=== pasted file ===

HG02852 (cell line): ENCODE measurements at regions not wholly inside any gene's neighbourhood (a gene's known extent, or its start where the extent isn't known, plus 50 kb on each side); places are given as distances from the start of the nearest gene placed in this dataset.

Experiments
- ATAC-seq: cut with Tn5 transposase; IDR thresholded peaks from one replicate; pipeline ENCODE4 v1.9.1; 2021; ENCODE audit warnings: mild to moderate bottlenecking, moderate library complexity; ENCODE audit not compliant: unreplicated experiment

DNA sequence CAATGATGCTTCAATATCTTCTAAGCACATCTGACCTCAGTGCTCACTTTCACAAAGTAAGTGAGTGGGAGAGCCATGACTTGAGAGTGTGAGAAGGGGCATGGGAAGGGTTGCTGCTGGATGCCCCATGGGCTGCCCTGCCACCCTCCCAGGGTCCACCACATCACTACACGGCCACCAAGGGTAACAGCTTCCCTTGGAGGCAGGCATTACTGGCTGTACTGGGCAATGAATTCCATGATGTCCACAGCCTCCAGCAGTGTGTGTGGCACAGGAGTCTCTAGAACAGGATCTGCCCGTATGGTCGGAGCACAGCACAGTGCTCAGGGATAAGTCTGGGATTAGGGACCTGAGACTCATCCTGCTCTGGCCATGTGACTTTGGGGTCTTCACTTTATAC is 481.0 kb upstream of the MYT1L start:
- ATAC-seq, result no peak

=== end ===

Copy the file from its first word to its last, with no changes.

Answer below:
HG02852 (cell line): ENCODE measurements at regions not wholly inside any gene's neighbourhood (a gene's known extent, or its start where the extent isn't known, plus 50 kb on each side); places are given as distances from the start of the nearest gene placed in this dataset.

Experiments
- ATAC-seq: cut with Tn5 transposase; IDR thresholded peaks from one replicate; pipeline ENCODE4 v1.9.1; 2021; ENCODE audit warnings: mild to moderate bottlenecking, moderate library complexity; ENCODE audit not compliant: unreplicated experiment

DNA sequence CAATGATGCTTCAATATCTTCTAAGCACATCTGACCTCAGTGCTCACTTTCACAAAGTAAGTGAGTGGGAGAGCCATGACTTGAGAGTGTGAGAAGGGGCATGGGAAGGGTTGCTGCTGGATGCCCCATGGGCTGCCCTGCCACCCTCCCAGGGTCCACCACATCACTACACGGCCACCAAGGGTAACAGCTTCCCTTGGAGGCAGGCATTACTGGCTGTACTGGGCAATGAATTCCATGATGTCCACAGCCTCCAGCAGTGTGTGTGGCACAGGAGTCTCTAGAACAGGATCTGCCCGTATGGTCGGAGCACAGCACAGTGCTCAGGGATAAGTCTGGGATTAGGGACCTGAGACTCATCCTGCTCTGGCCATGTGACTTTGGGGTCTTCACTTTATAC is 481.0 kb upstream of the MYT1L start:
- ATAC-seq, result no peak